Back in February, Comcast acquired Xumo, a relatively obscure free streaming service that launched in 2011 and was once partnered with Panasonic and later with the parent company of the mostly defunct social network Myspace, for a reported $100 million.
Comcast quickly positioned Xumo as a rival to other free streaming services with channels like ViacomCBS’ Pluto TV and Fox-owned Tubi. However, in the months since the Roku Channel has begun to more resemble that type of service, while Peacock—also a Comcast product—also offers some similar elements in addition to its subscription tier. They all represent ways to get huge amounts of a wide variety of content, without the need for paying for a cable subscription.
Xumo may not be a household name, but per a new report, it’s greatly expanded its audience since Comcast took it over.
According to numbers provided to Variety by Comcast, Xumo now has twenty-four million U.S. monthly active users, which represents more than a doubling of its audience since Comcast took it over. Xumo has continued to operate as its own business since the acquisition, while it’s under the umbrella of Comcast Cable.
This compares, the report said, to thirty-three million monthly users for Tubi, and 26.5 million for Pluto TV.
In speaking to Variety for a story published Monday, Xumo’s top executive attributed the increase in audience to “expanded content, new distribution partners, and a deeper integration of Xumo’s on-demand catalog with parent Comcast Cable’s Xfinity X1 and Flex.” In addition, the service is now offered as a native application on 75% of smart TVs, through deals with LG, Panasonic, Vizio and Samsung, and is also available on the Roku and Amazon Fire platforms, which notably are still missing HBO Max. Xumo is also available on mobile devices, through both iOS and Google Play.
The channel description on Roku for Xumo is “Xumo is your destination for FREE LIVE and on-demand streaming entertainment. With over 190 different channels to choose from, you won’t get bored.”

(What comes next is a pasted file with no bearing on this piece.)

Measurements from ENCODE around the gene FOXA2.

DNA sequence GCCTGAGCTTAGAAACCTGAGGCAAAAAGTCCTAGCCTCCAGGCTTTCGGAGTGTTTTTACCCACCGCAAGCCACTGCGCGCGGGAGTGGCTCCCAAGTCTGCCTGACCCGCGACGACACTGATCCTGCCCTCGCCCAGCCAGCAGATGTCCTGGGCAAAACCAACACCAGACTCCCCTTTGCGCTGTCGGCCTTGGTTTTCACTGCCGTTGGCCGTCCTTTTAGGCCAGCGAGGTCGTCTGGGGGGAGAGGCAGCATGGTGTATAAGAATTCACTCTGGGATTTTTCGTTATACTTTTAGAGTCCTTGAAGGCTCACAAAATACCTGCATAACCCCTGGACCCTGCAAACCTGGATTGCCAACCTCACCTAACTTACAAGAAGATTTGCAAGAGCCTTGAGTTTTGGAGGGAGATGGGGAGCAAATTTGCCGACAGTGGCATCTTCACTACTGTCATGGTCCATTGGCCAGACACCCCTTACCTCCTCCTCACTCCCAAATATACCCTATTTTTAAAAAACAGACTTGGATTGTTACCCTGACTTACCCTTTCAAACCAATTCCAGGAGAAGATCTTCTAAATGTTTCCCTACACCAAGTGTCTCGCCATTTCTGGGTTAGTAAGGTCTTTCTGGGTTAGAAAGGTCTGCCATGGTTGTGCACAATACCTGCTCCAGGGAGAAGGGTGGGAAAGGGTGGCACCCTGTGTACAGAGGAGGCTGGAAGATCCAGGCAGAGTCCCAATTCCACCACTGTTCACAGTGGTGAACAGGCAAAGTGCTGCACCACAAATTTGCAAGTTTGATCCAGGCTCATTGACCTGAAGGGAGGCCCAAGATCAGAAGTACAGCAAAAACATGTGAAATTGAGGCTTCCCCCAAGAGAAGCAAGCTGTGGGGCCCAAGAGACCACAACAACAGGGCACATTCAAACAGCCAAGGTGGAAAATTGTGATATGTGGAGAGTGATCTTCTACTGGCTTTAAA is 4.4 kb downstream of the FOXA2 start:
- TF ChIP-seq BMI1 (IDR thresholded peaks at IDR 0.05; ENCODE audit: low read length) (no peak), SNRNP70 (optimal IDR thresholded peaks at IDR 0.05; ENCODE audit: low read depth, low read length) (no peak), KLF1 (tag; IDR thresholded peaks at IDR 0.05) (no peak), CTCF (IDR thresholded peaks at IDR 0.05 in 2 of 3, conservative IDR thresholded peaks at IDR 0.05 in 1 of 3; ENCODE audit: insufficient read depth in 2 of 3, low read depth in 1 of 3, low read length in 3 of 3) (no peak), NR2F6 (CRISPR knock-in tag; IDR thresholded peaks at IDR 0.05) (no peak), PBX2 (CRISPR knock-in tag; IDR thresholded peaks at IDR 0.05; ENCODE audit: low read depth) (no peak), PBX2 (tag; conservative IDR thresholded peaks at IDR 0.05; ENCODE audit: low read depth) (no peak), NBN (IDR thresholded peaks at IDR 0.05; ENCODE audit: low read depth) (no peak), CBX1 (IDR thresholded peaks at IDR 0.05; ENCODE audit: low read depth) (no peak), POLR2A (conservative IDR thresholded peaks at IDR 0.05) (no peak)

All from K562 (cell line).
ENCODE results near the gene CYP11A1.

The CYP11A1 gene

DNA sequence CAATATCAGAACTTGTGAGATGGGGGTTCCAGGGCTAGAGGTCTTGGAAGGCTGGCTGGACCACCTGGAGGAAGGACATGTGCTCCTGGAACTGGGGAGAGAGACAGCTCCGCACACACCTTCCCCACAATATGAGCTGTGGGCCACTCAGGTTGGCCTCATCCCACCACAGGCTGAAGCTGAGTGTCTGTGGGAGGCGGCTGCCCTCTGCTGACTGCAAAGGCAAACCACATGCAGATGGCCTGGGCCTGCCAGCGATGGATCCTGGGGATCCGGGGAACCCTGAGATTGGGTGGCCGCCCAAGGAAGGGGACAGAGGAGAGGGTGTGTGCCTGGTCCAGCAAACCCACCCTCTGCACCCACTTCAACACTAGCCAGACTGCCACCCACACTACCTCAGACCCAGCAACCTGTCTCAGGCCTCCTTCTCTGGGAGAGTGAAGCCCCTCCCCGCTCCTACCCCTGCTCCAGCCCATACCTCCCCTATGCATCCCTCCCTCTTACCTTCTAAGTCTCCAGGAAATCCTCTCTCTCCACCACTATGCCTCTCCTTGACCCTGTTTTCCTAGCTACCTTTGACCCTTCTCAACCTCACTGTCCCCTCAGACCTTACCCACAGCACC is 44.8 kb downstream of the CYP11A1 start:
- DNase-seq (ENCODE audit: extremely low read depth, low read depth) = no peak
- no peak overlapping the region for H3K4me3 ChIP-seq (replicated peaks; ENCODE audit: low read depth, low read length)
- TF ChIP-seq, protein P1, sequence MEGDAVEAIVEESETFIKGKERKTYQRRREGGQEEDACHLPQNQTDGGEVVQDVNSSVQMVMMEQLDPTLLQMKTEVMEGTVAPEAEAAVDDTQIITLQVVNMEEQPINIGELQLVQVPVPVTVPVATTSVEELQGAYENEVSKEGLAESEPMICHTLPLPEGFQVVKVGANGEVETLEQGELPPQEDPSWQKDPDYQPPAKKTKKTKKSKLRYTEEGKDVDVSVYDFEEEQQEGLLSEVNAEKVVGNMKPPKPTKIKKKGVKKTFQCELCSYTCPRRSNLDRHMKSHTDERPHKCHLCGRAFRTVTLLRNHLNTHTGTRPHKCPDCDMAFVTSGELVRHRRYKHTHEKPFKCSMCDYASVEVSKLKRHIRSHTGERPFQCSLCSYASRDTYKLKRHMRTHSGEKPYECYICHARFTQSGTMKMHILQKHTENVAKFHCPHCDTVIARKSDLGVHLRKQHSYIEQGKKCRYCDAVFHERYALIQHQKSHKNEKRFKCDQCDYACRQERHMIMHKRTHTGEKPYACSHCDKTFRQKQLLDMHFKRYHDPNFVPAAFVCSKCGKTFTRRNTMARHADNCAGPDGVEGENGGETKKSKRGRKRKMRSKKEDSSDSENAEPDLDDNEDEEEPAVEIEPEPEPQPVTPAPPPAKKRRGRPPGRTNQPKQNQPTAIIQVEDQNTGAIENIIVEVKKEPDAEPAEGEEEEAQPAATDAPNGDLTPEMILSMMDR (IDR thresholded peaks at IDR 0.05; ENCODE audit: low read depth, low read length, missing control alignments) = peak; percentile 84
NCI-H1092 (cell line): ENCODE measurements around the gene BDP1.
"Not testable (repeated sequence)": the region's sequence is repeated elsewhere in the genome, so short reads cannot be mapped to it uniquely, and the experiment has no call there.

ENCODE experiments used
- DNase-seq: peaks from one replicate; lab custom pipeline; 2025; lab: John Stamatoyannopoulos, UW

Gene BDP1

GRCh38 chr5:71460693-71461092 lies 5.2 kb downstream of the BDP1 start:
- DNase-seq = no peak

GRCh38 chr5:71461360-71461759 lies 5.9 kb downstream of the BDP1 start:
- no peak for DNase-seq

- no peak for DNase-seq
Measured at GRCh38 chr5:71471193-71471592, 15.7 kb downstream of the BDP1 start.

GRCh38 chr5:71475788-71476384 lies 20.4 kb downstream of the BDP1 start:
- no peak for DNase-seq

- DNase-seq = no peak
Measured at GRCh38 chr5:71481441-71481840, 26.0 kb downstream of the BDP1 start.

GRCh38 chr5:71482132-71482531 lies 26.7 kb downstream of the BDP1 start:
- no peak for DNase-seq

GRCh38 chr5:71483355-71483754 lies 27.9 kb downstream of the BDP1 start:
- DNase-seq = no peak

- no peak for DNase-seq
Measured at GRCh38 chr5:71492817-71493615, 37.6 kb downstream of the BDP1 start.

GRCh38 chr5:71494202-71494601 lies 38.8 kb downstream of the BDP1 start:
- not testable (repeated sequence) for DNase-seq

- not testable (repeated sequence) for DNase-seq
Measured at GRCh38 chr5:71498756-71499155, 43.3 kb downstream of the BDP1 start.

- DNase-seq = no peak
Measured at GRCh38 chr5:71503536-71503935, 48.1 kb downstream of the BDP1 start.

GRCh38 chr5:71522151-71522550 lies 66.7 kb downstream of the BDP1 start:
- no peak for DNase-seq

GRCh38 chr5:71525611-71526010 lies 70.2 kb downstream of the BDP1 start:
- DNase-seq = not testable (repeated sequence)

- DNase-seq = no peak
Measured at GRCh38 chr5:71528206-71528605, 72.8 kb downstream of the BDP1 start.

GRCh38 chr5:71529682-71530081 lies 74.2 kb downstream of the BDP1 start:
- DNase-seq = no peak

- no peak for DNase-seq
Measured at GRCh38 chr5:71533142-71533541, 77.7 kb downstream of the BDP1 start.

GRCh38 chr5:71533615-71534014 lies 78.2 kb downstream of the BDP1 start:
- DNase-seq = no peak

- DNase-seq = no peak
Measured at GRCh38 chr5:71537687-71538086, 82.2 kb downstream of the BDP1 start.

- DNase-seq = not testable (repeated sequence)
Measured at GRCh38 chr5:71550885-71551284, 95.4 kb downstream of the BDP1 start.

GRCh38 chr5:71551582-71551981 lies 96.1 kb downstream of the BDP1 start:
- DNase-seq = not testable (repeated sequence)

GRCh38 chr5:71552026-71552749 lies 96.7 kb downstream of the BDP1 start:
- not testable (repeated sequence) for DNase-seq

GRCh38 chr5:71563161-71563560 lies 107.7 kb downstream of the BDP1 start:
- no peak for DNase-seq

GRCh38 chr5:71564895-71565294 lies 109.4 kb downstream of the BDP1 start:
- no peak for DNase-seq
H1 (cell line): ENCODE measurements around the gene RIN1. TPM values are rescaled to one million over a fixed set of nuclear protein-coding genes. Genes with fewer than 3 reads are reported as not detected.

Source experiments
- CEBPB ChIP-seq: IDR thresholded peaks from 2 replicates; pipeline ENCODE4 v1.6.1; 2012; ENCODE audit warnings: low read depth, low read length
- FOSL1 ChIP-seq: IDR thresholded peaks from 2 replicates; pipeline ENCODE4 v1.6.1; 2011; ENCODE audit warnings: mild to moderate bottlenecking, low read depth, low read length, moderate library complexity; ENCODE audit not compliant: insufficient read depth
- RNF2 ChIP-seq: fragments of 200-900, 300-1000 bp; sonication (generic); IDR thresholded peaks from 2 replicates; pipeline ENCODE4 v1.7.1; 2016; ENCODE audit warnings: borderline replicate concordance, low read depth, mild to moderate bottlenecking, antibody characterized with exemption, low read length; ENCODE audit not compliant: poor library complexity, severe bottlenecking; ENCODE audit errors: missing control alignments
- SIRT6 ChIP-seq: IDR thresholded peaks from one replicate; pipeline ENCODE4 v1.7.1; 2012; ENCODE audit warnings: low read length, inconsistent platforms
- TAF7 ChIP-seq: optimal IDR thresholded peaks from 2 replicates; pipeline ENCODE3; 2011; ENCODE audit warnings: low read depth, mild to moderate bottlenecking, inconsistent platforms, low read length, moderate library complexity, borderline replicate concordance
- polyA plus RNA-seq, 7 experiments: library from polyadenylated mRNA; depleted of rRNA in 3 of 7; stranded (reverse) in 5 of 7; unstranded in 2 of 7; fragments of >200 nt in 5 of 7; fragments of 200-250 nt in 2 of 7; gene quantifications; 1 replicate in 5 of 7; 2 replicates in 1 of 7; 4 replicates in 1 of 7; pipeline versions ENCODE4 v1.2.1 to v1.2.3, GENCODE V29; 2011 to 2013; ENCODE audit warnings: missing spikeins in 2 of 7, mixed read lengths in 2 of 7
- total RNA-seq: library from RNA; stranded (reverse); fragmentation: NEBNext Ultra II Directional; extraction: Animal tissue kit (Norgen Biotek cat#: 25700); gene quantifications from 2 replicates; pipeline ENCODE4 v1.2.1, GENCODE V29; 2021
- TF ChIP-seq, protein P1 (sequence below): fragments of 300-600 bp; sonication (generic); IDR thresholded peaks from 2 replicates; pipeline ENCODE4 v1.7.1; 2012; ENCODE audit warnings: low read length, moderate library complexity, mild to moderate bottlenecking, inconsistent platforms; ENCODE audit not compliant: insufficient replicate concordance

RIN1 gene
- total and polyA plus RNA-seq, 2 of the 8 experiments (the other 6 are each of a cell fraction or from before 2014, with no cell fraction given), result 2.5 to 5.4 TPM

Variety added that all of the services in this category, which is variously referred to a AVOD (ad-supported video on demand) or FAST (free ad-supported TV), are sporting increased viewership numbers, and are growing at an even faster clip than are their subscription-based counterparts.
The growth of Xumo is seen as a counterweight, for Comcast, to those dropping traditional cable. The executive, Colin Petrie-Norris, told Variety that Xumo has “really resonated with cord cutters,” with many users finding in Xumo a primary source for news, and kids shows. While it doesn’t offer everything Comcast’s cable business does, Xumo does offer a similar interface and user experience, and for free.
Stephen Silver, a technology writer for The National Interest, is a journalist, essayist and film critic, who is also a contributor to Philly Voice, Philadelphia Weekly, the Jewish Telegraphic Agency, Living Life Fearless, Backstage magazine, Broad Street Review and Splice Today. The co-founder of the Philadelphia Film Critics Circle, Stephen lives in suburban Philadelphia with his wife and two sons. Follow him on Twitter at @StephenSilver.